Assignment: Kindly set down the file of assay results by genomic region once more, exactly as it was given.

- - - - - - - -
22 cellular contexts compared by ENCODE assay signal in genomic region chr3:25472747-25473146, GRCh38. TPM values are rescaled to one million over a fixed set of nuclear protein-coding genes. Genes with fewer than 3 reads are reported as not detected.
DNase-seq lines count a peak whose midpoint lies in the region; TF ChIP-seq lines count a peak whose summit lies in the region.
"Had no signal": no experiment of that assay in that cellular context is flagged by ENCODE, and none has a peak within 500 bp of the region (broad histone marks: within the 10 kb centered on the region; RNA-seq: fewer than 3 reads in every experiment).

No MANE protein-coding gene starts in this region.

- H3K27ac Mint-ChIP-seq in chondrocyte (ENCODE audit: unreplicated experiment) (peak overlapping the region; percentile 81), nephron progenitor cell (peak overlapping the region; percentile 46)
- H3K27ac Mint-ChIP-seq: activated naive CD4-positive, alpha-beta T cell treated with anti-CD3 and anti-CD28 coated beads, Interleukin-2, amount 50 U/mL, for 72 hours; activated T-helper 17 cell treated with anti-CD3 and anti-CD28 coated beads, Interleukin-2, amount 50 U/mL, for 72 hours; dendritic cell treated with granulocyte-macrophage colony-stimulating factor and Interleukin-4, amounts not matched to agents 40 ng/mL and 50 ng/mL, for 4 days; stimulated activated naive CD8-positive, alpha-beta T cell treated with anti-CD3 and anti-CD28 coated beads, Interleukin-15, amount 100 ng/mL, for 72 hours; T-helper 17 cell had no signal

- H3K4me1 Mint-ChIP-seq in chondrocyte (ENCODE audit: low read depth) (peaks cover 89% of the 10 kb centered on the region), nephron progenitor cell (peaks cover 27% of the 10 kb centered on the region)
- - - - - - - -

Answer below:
22 cellular contexts compared by ENCODE assay signal in genomic region chr3:25472747-25473146, GRCh38. TPM values are rescaled to one million over a fixed set of nuclear protein-coding genes. Genes with fewer than 3 reads are reported as not detected.
DNase-seq lines count a peak whose midpoint lies in the region; TF ChIP-seq lines count a peak whose summit lies in the region.
"Had no signal": no experiment of that assay in that cellular context is flagged by ENCODE, and none has a peak within 500 bp of the region (broad histone marks: within the 10 kb centered on the region; RNA-seq: fewer than 3 reads in every experiment).

No MANE protein-coding gene starts in this region.

- H3K27ac Mint-ChIP-seq in chondrocyte (ENCODE audit: unreplicated experiment) (peak overlapping the region; percentile 81), nephron progenitor cell (peak overlapping the region; percentile 46)
- H3K27ac Mint-ChIP-seq: activated naive CD4-positive, alpha-beta T cell treated with anti-CD3 and anti-CD28 coated beads, Interleukin-2, amount 50 U/mL, for 72 hours; activated T-helper 17 cell treated with anti-CD3 and anti-CD28 coated beads, Interleukin-2, amount 50 U/mL, for 72 hours; dendritic cell treated with granulocyte-macrophage colony-stimulating factor and Interleukin-4, amounts not matched to agents 40 ng/mL and 50 ng/mL, for 4 days; stimulated activated naive CD8-positive, alpha-beta T cell treated with anti-CD3 and anti-CD28 coated beads, Interleukin-15, amount 100 ng/mL, for 72 hours; T-helper 17 cell had no signal

- H3K4me1 Mint-ChIP-seq in chondrocyte (ENCODE audit: low read depth) (peaks cover 89% of the 10 kb centered on the region), nephron progenitor cell (peaks cover 27% of the 10 kb centered on the region)